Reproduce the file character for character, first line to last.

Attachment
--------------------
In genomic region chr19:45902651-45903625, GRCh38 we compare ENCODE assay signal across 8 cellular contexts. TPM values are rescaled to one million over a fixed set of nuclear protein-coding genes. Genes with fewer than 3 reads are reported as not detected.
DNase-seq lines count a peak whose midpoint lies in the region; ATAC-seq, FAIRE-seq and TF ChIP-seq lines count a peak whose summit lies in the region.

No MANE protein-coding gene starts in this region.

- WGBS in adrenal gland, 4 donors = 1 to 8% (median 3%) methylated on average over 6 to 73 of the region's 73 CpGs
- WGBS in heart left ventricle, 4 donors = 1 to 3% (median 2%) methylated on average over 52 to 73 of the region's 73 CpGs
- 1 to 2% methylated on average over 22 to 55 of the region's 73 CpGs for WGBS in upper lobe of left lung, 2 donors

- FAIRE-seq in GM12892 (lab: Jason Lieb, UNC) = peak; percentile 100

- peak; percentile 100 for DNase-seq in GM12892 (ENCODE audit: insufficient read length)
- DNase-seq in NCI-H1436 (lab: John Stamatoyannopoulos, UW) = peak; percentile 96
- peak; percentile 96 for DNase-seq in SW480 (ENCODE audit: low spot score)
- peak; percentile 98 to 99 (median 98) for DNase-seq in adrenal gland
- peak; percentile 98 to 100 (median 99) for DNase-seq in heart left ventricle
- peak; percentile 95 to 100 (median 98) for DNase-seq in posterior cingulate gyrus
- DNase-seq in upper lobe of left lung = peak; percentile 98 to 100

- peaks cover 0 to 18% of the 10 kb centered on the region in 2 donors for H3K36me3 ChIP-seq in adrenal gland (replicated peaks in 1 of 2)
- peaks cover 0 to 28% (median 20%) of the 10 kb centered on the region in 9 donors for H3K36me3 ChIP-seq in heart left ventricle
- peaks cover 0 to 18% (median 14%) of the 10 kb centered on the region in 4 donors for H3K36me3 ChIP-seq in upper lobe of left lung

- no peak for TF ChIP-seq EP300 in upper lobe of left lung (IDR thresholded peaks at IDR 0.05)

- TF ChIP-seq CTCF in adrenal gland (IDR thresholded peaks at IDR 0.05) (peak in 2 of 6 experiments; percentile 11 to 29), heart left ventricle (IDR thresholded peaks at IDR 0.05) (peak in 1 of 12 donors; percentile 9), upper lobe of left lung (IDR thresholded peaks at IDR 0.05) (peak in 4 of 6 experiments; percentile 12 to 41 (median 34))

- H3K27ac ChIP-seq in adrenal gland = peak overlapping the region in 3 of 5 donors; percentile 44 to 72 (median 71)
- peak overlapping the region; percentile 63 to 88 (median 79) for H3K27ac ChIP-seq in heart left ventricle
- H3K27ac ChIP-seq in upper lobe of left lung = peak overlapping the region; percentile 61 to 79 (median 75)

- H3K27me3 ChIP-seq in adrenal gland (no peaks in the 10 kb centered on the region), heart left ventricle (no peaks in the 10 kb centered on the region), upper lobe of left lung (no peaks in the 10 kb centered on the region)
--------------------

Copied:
In genomic region chr19:45902651-45903625, GRCh38 we compare ENCODE assay signal across 8 cellular contexts. TPM values are rescaled to one million over a fixed set of nuclear protein-coding genes. Genes with fewer than 3 reads are reported as not detected.
DNase-seq lines count a peak whose midpoint lies in the region; ATAC-seq, FAIRE-seq and TF ChIP-seq lines count a peak whose summit lies in the region.

No MANE protein-coding gene starts in this region.

- WGBS in adrenal gland, 4 donors = 1 to 8% (median 3%) methylated on average over 6 to 73 of the region's 73 CpGs
- WGBS in heart left ventricle, 4 donors = 1 to 3% (median 2%) methylated on average over 52 to 73 of the region's 73 CpGs
- 1 to 2% methylated on average over 22 to 55 of the region's 73 CpGs for WGBS in upper lobe of left lung, 2 donors

- FAIRE-seq in GM12892 (lab: Jason Lieb, UNC) = peak; percentile 100

- peak; percentile 100 for DNase-seq in GM12892 (ENCODE audit: insufficient read length)
- DNase-seq in NCI-H1436 (lab: John Stamatoyannopoulos, UW) = peak; percentile 96
- peak; percentile 96 for DNase-seq in SW480 (ENCODE audit: low spot score)
- peak; percentile 98 to 99 (median 98) for DNase-seq in adrenal gland
- peak; percentile 98 to 100 (median 99) for DNase-seq in heart left ventricle
- peak; percentile 95 to 100 (median 98) for DNase-seq in posterior cingulate gyrus
- DNase-seq in upper lobe of left lung = peak; percentile 98 to 100

- peaks cover 0 to 18% of the 10 kb centered on the region in 2 donors for H3K36me3 ChIP-seq in adrenal gland (replicated peaks in 1 of 2)
- peaks cover 0 to 28% (median 20%) of the 10 kb centered on the region in 9 donors for H3K36me3 ChIP-seq in heart left ventricle
- peaks cover 0 to 18% (median 14%) of the 10 kb centered on the region in 4 donors for H3K36me3 ChIP-seq in upper lobe of left lung

- no peak for TF ChIP-seq EP300 in upper lobe of left lung (IDR thresholded peaks at IDR 0.05)

- TF ChIP-seq CTCF in adrenal gland (IDR thresholded peaks at IDR 0.05) (peak in 2 of 6 experiments; percentile 11 to 29), heart left ventricle (IDR thresholded peaks at IDR 0.05) (peak in 1 of 12 donors; percentile 9), upper lobe of left lung (IDR thresholded peaks at IDR 0.05) (peak in 4 of 6 experiments; percentile 12 to 41 (median 34))

- H3K27ac ChIP-seq in adrenal gland = peak overlapping the region in 3 of 5 donors; percentile 44 to 72 (median 71)
- peak overlapping the region; percentile 63 to 88 (median 79) for H3K27ac ChIP-seq in heart left ventricle
- H3K27ac ChIP-seq in upper lobe of left lung = peak overlapping the region; percentile 61 to 79 (median 75)

- H3K27me3 ChIP-seq in adrenal gland (no peaks in the 10 kb centered on the region), heart left ventricle (no peaks in the 10 kb centered on the region), upper lobe of left lung (no peaks in the 10 kb centered on the region)